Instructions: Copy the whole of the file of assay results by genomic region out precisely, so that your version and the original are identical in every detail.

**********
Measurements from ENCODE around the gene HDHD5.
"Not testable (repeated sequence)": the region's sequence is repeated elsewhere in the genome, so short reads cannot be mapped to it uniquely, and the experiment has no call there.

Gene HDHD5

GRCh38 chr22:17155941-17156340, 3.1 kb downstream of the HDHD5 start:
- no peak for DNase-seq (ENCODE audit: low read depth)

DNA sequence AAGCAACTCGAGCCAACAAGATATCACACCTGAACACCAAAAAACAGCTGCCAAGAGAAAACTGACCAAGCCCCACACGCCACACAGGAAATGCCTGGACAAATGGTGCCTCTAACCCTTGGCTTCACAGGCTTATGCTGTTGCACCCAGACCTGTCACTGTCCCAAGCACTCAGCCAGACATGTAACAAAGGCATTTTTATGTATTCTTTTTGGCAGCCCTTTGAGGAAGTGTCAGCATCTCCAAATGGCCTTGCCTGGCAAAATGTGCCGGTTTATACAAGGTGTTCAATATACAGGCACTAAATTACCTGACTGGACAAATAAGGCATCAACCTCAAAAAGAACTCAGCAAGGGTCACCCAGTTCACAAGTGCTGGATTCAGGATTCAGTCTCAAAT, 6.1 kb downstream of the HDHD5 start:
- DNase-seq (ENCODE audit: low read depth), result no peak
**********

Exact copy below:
Measurements from ENCODE around the gene HDHD5.
"Not testable (repeated sequence)": the region's sequence is repeated elsewhere in the genome, so short reads cannot be mapped to it uniquely, and the experiment has no call there.

Gene HDHD5

GRCh38 chr22:17155941-17156340, 3.1 kb downstream of the HDHD5 start:
- no peak for DNase-seq (ENCODE audit: low read depth)

DNA sequence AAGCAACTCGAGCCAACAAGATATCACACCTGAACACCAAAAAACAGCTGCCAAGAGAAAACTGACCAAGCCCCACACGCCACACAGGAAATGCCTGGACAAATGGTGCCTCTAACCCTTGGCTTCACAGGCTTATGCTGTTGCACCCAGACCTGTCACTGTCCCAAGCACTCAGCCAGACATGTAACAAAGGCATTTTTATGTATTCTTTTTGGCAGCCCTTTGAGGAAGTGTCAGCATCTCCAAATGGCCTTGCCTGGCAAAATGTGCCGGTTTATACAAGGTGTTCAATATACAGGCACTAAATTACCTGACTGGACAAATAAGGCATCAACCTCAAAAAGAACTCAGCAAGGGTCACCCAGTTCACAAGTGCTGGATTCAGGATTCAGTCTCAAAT, 6.1 kb downstream of the HDHD5 start:
- DNase-seq (ENCODE audit: low read depth), result no peak